Dr. Glenn Olds, the president of Springfield College—where Professor Naismith invented basketball—made an address when The Sportsmanship Brotherhood gave basketball's Jack Twyman its annual award last month. I regret that I cannot repeat his message in full, but even in part it seems to me eminently repeatable:
This is an article from the April 18, 1960 issue
" One of the favorite post-sputnik sports of college presidents has become the debunking of sport as an enemy of education and people. No one would seriously quarrel with their criticism of the perversion of sport into professionalism, exploited for the sake of spectators, motivated to win at any cost and threatening the integrity of the player and the game. Still, there is danger of throwing out the baby with the bath through disparaging and destroying the real role of sport in the creation and recreation of men and culture.
"It is not sheer coincidence that in a world divided by cold war and iron and bamboo curtains slowly parting, sport remains one of the few bridges between men as men. In sport the accident of birth, race, creed or station is transcended by performance alone. Sport speaks a universal language of movement and morality recognized in every culture and tongue. In its arena kings may be brought low, beggars crowned, phonies found out and simple excellence celebrated for what it is.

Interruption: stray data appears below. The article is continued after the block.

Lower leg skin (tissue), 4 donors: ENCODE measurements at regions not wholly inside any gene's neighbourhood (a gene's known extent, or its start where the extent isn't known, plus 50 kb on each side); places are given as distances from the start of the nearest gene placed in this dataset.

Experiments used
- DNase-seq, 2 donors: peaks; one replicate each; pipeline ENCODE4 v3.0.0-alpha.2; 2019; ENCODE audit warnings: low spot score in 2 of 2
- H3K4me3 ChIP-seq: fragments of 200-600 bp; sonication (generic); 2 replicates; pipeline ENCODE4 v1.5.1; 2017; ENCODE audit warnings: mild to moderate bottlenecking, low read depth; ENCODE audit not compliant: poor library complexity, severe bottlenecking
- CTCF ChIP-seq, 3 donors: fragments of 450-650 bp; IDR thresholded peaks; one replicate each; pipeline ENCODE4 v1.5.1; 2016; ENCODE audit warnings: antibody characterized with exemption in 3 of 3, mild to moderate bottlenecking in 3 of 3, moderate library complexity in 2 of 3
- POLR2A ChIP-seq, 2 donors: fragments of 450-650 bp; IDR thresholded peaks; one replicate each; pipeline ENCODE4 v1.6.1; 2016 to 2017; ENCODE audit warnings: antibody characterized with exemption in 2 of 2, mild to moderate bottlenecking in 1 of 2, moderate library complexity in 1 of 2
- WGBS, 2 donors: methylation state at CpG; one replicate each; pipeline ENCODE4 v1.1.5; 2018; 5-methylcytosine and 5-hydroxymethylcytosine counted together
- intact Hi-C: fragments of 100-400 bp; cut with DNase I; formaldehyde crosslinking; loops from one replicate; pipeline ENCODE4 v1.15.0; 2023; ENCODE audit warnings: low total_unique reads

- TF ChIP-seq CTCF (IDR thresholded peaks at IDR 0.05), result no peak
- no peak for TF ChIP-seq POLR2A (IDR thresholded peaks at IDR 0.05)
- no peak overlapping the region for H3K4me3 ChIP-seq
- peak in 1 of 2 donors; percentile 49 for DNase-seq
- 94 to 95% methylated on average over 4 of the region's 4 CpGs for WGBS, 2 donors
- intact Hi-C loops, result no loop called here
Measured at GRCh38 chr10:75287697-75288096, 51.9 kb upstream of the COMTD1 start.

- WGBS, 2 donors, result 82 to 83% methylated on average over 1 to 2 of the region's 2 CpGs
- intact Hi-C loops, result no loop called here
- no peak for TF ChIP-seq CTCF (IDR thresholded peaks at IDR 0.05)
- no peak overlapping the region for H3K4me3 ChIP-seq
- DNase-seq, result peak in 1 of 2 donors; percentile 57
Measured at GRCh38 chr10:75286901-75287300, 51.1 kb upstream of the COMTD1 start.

"Sport teaches self-discovery, self-acceptance, self-control and self-giving. Taken seriously, such principles could reform our culture, our education and ourselves. They would put the players, not the coaches, in charge of the game on examination day. They would put equalization of opposition, not power to win, as the aim of a good game and real sport. They would make development of the total powers of the person, not skill in a few, the mark of sport as education at its best. They would affirm the proper mission of education as the molding of men who find themselves in action, accept themselves in performance, control themselves by rules and give themselves for the sake of others.
"When this happens, sport will not be confused or abused but will become the schoolroom of competence and character. Fail in this, and we lose not only sport—but ourselves as well."
SPORTS ILLUSTRATED agrees with Dr. Olds—cordially and heartily.